Soil classification is a means of grouping soils into categories according to a shared set of properties or characteristics that will exhibit similar engineering behaviour under loading. Correctly classifying site conditions is an important, costly, and time-consuming process which needs to be carried out at every building site prior to the commencement of construction or the design of foundation systems. This paper presents a means of automating classification for fine-grained soils, using a feed-forward ANN (Artificial Neural Networks) and CPT (Cone Penetration Test) measurements. Thus representing a significant saving of both time and money streamlining the construction process. 216 pairs of laboratory results and CPT tests were gathered from five locations across Northern Croatia and were used to train, test, and validate the ANN models. The resultant Neural Networks were saved and were subjected to a further external verification using CPT data from the Veliki vrh landslide. A test site, which the model had not previously been exposed to. The neural network approach proved extremely adept at predicting both ESCS (European Soil Classification System) and USCS (Unified Soil Classification System) soil classifications, correctly classifying almost 90% of soils. While the soils that were incorrectly classified were only partially misclassified. The model was compared to a previously published model, which was compiled using accepted industry standard soil parameter correlations and was shown to be a substantial improvement, in terms of correlation coefficient, absolute average error, and the accuracy of soil classification according to both USCS and ESCS guidelines. The study confirms the functional link between CPT results, the percentage of fine particles FC, the liquid limit wL and the plasticity index IP. As the training database grows in size, the approach should make soil classification cheaper, faster and less labour intensive.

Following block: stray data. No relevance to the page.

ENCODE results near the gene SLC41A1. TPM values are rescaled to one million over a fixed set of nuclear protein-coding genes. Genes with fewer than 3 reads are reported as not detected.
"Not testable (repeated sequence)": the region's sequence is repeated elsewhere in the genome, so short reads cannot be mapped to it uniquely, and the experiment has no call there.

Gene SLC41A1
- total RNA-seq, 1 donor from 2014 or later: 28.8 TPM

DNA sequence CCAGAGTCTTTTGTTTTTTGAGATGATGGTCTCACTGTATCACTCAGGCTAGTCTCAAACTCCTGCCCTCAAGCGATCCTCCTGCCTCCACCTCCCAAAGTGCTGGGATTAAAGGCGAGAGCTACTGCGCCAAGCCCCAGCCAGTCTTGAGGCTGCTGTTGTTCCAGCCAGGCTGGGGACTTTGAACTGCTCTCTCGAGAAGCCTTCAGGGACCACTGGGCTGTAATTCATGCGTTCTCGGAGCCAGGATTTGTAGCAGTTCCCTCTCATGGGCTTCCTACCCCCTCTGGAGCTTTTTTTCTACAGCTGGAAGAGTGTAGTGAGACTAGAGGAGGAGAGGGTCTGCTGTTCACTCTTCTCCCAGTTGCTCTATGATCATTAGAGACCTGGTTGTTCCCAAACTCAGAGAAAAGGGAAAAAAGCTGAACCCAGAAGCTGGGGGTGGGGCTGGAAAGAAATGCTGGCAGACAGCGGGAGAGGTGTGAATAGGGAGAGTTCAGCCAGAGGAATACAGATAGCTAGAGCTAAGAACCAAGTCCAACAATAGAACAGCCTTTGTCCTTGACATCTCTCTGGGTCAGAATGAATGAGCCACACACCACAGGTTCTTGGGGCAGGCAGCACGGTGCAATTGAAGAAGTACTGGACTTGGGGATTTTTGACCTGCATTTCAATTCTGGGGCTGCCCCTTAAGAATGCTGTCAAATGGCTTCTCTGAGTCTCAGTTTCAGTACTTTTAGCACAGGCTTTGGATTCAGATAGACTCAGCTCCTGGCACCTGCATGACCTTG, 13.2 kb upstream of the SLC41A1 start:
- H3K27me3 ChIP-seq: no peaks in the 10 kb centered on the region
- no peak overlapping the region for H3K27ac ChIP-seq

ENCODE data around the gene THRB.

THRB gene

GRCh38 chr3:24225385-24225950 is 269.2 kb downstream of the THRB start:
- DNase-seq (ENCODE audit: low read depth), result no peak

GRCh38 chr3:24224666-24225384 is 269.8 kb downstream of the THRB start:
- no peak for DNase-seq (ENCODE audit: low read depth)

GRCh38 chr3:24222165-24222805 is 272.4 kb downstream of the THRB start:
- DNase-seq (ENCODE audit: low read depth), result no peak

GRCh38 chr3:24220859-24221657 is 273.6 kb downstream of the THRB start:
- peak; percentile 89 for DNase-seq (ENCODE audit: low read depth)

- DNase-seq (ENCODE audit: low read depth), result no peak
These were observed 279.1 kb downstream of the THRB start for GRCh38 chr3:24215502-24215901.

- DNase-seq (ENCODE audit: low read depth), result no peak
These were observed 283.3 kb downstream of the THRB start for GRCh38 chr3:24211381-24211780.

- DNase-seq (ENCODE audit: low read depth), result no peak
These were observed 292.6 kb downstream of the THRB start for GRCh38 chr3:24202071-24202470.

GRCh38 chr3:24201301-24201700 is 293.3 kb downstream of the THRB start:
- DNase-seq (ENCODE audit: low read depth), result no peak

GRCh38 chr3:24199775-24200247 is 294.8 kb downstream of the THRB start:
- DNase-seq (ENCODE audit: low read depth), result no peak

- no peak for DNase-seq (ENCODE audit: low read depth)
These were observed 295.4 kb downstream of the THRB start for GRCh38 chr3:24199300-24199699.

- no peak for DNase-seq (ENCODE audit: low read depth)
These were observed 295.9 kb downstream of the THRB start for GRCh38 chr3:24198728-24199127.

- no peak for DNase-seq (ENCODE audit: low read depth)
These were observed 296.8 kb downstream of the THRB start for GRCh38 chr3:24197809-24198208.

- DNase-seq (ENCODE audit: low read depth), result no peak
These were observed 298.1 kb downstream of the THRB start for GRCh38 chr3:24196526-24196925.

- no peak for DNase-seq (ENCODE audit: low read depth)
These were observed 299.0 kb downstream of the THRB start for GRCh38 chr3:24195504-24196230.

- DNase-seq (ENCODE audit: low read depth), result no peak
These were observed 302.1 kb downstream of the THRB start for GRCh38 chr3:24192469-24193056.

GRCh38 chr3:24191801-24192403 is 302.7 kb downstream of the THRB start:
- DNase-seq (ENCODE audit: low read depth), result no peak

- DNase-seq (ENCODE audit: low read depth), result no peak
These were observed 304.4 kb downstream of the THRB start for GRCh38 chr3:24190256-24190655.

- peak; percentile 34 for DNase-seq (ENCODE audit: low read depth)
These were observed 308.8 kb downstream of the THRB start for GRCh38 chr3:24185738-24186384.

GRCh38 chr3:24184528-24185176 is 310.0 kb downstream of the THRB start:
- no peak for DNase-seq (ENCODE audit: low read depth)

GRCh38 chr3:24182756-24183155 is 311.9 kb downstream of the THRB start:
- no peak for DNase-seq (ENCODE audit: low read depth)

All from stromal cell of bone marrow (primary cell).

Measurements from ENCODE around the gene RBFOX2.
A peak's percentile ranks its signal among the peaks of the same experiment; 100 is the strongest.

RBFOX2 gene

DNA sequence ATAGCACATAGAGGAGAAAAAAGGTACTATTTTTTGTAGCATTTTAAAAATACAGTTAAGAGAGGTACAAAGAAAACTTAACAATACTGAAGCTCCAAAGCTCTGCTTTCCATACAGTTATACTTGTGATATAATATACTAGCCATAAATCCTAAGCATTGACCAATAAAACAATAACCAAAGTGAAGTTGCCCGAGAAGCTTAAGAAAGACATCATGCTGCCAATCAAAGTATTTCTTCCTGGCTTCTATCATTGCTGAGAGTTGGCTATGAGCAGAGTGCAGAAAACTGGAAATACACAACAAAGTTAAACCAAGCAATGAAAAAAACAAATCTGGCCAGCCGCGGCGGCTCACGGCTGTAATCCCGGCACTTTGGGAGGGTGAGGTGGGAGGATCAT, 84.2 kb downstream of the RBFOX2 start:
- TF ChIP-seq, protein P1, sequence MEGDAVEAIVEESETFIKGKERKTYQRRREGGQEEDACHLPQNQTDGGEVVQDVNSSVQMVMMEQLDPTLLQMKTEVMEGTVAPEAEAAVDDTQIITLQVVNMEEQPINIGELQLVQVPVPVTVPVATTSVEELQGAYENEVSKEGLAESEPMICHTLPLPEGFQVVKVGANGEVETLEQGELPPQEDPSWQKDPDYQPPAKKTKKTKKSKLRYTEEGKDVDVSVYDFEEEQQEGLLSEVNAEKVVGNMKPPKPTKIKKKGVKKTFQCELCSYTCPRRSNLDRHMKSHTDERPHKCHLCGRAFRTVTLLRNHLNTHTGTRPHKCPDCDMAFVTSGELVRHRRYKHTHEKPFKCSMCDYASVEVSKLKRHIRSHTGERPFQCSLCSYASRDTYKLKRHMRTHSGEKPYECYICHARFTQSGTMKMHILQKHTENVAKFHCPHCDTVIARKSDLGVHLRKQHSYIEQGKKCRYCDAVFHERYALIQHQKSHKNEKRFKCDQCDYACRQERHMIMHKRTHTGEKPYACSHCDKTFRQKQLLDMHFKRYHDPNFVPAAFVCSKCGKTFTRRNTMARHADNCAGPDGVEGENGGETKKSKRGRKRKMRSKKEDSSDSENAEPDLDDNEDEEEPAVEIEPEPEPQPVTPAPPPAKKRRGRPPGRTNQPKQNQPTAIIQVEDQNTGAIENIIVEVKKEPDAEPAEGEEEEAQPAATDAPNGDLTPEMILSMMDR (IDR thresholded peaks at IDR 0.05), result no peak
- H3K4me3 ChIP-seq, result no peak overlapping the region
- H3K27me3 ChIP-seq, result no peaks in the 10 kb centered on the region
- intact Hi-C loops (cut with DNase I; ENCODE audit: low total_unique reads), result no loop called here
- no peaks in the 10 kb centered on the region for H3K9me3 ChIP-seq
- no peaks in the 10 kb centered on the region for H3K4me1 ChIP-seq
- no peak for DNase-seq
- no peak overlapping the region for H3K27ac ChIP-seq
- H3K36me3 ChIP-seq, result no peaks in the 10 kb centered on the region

|Number of pages||9|
|Journal||Advanced Engineering Informatics: the science of supporting knowledge-intensive activities|
|Publication status||Published - 1 Apr 2018|
- Machine learning
- Neural networks
- Soil classification